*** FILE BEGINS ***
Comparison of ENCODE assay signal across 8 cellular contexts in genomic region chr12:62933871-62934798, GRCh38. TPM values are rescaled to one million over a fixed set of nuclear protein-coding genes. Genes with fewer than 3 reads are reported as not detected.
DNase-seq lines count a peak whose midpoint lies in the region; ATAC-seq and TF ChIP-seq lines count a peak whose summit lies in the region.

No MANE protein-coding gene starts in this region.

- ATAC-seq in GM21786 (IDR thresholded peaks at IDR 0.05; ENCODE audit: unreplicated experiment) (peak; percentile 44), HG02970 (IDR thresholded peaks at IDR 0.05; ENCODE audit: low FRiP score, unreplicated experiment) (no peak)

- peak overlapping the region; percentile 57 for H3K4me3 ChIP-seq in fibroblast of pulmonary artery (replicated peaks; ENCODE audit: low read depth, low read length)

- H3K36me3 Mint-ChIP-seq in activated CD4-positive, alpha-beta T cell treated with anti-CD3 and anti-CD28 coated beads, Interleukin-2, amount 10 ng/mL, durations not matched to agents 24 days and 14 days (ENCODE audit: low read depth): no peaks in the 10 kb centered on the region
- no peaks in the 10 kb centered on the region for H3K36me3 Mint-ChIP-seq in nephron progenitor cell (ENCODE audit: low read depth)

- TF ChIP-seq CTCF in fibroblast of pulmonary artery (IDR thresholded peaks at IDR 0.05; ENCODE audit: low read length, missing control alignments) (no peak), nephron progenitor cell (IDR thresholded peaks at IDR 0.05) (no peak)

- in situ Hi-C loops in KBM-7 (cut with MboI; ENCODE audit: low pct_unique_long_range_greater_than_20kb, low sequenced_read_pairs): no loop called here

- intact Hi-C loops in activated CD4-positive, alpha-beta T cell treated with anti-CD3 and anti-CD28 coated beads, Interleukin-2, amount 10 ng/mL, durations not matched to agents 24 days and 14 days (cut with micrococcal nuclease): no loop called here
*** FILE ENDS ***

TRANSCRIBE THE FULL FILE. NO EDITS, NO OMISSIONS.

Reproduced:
Comparison of ENCODE assay signal across 8 cellular contexts in genomic region chr12:62933871-62934798, GRCh38. TPM values are rescaled to one million over a fixed set of nuclear protein-coding genes. Genes with fewer than 3 reads are reported as not detected.
DNase-seq lines count a peak whose midpoint lies in the region; ATAC-seq and TF ChIP-seq lines count a peak whose summit lies in the region.

No MANE protein-coding gene starts in this region.

- ATAC-seq in GM21786 (IDR thresholded peaks at IDR 0.05; ENCODE audit: unreplicated experiment) (peak; percentile 44), HG02970 (IDR thresholded peaks at IDR 0.05; ENCODE audit: low FRiP score, unreplicated experiment) (no peak)

- peak overlapping the region; percentile 57 for H3K4me3 ChIP-seq in fibroblast of pulmonary artery (replicated peaks; ENCODE audit: low read depth, low read length)

- H3K36me3 Mint-ChIP-seq in activated CD4-positive, alpha-beta T cell treated with anti-CD3 and anti-CD28 coated beads, Interleukin-2, amount 10 ng/mL, durations not matched to agents 24 days and 14 days (ENCODE audit: low read depth): no peaks in the 10 kb centered on the region
- no peaks in the 10 kb centered on the region for H3K36me3 Mint-ChIP-seq in nephron progenitor cell (ENCODE audit: low read depth)

- TF ChIP-seq CTCF in fibroblast of pulmonary artery (IDR thresholded peaks at IDR 0.05; ENCODE audit: low read length, missing control alignments) (no peak), nephron progenitor cell (IDR thresholded peaks at IDR 0.05) (no peak)

- in situ Hi-C loops in KBM-7 (cut with MboI; ENCODE audit: low pct_unique_long_range_greater_than_20kb, low sequenced_read_pairs): no loop called here

- intact Hi-C loops in activated CD4-positive, alpha-beta T cell treated with anti-CD3 and anti-CD28 coated beads, Interleukin-2, amount 10 ng/mL, durations not matched to agents 24 days and 14 days (cut with micrococcal nuclease): no loop called here